Thursday, June 6, 2013

Love Canal - ERC Tour 2013


Last night, a bunch of our group walked to Canada to view NIagara Falls from the Canadian side. 

Today we visited Love Canal. Our colleagues from Conestoaga Rovers and Associates presented an overview of the history of Love Canal, including the dumping if wastes in the canal, development and design of the landfill, and control of the wastes that a re buried on site. Many of the environmental and health and safety regulations are now in effect because of Love Canal, including Superfund and the creation of the National Priorities List (NPL) of hazardous waste sites. The tour included a look at the treatment facility on site. Then we walked on the cap of the Love Canal site. The site looks park-like, with a few monitoring wells around the perimeter.  Love Canal was de-listed in 2004, and now is in a monitoring and treatment operation.

We dropped our colleagues from the University of Cincinnati at the Buffalo Airport. It was great having you on board and participating in our trip.  We are heading back home on our bus.  Another successful Historical Perspectives Tour.  Thanks to all of our particpants for an enjoyable week.  And a big thanks to Dave, our bus driver, for getting us around safely!




6 comments:

Ifeanyi said...

Until this tour, had no knowledge about the love canal, great presentation by the love canal group, even though it rained during the tour, we had a good presentation on the history of the love canal

jmayne said...

It's a pity it was raining... I would've liked to observe the area more...shame ful how people can disregard peole welbeing

Rafid Kakel said...

Fabulous presentation. It was nice to see the previous Love canal dump transformed into a green garden all around, thanks to the efforts of all starting with the local people and ending with president Carter.

Rafid Kakel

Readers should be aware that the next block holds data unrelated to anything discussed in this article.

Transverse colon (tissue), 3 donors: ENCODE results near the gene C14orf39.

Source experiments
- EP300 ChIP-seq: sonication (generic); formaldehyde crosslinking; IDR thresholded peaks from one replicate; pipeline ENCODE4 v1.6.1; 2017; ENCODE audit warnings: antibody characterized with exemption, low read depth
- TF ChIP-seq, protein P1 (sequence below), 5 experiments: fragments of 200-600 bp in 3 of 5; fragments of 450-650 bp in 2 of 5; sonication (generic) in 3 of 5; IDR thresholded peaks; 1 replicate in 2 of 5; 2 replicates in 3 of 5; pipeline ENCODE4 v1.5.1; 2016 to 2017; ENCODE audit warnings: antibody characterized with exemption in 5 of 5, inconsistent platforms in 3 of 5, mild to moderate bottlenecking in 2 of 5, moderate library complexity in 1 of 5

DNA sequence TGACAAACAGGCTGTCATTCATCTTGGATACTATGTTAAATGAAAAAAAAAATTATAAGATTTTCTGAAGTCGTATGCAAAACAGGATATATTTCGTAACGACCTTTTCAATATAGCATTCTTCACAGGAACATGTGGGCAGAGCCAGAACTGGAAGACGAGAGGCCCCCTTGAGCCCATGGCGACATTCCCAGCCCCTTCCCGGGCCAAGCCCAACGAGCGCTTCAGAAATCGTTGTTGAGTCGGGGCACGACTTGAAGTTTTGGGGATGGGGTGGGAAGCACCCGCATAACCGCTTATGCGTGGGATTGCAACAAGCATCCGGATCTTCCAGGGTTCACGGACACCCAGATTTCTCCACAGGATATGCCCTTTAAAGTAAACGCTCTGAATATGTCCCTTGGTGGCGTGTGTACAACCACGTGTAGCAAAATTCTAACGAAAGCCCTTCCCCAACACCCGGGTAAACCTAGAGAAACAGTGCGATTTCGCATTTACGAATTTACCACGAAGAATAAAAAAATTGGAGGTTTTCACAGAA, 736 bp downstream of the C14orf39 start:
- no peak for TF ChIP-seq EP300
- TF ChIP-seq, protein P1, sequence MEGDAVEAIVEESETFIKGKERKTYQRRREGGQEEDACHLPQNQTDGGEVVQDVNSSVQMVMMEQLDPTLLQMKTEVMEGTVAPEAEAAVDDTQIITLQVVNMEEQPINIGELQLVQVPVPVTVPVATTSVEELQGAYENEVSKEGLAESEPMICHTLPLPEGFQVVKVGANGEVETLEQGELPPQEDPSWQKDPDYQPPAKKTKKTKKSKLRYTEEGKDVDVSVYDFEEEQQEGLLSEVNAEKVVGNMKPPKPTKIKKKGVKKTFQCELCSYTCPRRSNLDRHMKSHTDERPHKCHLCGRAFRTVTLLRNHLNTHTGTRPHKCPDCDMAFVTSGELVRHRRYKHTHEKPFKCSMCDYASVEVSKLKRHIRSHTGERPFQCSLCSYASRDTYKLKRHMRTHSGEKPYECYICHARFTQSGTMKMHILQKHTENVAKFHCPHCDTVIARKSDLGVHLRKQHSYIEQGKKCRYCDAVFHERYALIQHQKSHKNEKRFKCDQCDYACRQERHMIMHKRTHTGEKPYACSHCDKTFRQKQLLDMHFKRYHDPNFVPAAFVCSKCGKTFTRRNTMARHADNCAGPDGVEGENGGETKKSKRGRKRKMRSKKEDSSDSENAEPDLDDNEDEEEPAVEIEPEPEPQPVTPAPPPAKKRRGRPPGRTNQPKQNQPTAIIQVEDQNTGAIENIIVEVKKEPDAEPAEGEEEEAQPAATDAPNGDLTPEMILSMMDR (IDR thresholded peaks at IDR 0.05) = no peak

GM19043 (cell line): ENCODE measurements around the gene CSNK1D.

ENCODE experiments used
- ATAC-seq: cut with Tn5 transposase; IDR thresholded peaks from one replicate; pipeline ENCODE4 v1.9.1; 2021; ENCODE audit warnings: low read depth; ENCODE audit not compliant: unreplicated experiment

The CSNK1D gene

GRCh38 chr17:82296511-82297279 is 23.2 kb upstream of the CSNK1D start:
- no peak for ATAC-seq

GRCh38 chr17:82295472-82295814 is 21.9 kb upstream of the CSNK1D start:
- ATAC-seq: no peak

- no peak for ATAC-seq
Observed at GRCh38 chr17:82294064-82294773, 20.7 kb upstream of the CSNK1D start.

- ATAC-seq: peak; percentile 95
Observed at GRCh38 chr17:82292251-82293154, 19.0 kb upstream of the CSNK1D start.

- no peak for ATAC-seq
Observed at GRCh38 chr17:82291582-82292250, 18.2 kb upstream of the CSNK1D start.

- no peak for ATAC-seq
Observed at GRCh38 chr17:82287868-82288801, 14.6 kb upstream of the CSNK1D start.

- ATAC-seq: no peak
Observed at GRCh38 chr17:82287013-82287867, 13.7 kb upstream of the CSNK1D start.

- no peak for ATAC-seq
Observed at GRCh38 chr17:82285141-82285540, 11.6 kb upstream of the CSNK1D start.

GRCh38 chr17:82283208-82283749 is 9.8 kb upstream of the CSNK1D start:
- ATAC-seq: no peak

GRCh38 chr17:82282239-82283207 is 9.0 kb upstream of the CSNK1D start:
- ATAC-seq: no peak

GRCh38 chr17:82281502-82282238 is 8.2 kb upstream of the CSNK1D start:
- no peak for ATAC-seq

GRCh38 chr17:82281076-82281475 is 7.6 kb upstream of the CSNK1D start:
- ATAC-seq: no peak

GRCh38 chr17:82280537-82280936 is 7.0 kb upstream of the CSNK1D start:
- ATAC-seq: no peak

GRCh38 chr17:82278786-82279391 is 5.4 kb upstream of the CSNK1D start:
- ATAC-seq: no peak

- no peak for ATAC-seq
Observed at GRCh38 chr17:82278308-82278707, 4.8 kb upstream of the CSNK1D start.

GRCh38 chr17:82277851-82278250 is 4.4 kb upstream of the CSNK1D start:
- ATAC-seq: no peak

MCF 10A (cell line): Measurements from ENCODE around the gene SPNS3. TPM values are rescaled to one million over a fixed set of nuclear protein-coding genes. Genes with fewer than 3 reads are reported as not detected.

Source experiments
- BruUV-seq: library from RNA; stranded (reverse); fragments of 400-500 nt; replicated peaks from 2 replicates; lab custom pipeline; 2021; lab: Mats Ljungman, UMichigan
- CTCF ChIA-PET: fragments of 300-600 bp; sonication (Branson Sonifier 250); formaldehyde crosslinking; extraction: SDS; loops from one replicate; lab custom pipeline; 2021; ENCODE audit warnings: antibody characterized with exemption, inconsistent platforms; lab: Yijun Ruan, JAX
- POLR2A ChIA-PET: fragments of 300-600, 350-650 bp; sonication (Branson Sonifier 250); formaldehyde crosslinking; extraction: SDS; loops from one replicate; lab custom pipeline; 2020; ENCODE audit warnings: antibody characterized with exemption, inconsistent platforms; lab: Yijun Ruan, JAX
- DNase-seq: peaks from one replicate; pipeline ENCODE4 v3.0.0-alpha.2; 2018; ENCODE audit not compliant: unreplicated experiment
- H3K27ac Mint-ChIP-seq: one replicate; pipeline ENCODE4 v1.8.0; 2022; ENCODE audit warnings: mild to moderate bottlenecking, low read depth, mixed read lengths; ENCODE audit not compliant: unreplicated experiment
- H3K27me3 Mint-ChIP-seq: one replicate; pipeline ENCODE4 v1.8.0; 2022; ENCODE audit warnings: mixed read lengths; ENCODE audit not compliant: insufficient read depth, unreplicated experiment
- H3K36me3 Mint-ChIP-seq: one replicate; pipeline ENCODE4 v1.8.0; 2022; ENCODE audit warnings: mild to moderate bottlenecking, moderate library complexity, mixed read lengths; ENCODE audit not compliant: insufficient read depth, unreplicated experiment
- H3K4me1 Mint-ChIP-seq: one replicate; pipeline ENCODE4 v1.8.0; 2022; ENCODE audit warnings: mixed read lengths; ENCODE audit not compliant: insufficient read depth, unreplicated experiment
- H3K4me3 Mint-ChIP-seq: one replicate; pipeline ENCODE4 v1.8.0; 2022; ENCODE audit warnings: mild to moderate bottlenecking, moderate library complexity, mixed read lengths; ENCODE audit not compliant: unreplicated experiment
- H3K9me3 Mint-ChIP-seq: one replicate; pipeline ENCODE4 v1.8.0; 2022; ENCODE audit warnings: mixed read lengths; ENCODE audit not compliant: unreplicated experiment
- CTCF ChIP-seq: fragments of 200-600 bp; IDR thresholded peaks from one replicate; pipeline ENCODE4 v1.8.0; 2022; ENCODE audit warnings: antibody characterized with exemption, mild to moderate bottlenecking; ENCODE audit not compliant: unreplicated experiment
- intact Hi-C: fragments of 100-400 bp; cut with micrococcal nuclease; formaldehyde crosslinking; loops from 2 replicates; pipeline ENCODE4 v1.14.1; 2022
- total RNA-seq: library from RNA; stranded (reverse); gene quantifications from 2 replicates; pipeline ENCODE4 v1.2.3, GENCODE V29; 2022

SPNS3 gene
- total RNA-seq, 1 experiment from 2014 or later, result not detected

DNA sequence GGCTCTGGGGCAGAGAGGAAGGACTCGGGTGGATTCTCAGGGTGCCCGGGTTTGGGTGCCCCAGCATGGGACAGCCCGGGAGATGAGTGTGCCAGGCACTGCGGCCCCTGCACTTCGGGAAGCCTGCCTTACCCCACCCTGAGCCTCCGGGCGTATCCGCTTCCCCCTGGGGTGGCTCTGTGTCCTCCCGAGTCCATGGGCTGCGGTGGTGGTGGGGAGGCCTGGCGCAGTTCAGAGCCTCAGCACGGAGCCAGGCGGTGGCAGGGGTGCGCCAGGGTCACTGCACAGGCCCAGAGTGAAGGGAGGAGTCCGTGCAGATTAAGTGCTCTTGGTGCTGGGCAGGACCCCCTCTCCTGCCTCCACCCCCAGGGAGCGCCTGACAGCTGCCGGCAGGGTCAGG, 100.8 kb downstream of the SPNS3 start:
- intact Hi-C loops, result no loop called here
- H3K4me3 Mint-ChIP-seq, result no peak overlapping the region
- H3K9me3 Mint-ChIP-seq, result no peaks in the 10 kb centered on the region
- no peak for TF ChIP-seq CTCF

University of Cincinnati.

Anonymous said...

Yesterday’s ERC tour site visit was to the Miller Springs Remediation Management (Treatment) Facility at the Love Canal landfill. From the historical perspective, during the late 1970s, the community became increasing concerned about the increasing incidence of developmental malformations in offspring, and in the health of the local children attending the 99th Street school, which then closed in 1978. Following this, an elaborate sand trench-based collecting system was set up to clean the leachate from the clay lined landfill, which is as it is in the operational facility today.

At the present time, the facility collects and adsorption filters 3 to 4 million gallons of chemical leachate contaminated water from the former superfund site (deleted concern by USEPA on 9/30/2004), where there still remain containers full of hazardous chemicals (both halogenated [dioxins=endocrine disruption] & non-halogenated hydrocarbons [benzenes=toxicity to rapidly proliferative cells; i.e. aplastic anemia and then Leukemia]).

Sotirios Koupidis said...

Love Canal is a characteristic paradeigm (example) of the awareness we have to pay in the environment. Environmental Medicine must be the other half of Occupational Medicine residency.
Furthermore everyone should respect the environment and think of the treasure that leaves to the next generation. Saving or just protecting the environment must be a priority for citizens, authorities and scientists. We have so many thinks to keep in mind for the Love Canal story.

Anonymous said...

No doubt this site visit was a great experience and learning opportunity
This tour have shown us the enormous negative impact that has been inherited from decades ago of policy failure & disorganization and negligence of environmental values. I guess it was also a leering experience to policy makers on levels; state, and federal agencies. It was shocking feeling to me knowing that city school administration has already knew about the land field chemical disposal prior to purchasing the land and still went ahead and purchased the land to build a public school o it.

I hope all environmentalists and related filed get the chance to visit the site.

Hicham Alnachawati, MD, MPH
Mount Sinai School of Medicine